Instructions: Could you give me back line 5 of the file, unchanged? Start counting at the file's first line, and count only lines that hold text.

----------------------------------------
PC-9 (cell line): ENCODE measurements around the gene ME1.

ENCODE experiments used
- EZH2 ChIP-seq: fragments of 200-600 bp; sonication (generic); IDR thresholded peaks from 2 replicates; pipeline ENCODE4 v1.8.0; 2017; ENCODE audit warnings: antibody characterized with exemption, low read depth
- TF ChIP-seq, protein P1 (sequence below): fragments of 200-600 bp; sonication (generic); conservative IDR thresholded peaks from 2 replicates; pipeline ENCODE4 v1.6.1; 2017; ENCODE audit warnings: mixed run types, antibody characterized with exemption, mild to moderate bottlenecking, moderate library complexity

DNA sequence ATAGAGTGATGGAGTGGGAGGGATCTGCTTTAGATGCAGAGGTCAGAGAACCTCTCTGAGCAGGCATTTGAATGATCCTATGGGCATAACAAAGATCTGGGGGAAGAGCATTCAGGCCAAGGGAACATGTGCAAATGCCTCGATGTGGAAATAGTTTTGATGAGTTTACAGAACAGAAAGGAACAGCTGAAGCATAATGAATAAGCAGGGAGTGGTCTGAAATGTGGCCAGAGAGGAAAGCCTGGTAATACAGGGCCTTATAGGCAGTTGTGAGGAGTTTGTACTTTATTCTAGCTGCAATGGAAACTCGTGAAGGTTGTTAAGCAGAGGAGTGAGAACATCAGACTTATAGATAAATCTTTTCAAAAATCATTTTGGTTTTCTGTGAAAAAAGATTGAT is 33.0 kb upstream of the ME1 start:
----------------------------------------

DNA sequence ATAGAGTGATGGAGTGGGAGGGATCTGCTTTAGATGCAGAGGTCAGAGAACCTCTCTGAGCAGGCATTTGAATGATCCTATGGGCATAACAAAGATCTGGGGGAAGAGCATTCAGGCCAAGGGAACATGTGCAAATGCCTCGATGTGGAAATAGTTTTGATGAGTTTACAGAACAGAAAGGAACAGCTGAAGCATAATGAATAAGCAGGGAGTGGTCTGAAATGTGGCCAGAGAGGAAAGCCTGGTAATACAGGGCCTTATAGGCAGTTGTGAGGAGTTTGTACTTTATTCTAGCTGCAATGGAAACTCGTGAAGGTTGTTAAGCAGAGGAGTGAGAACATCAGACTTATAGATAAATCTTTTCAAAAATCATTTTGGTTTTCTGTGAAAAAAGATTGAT is 33.0 kb upstream of the ME1 start: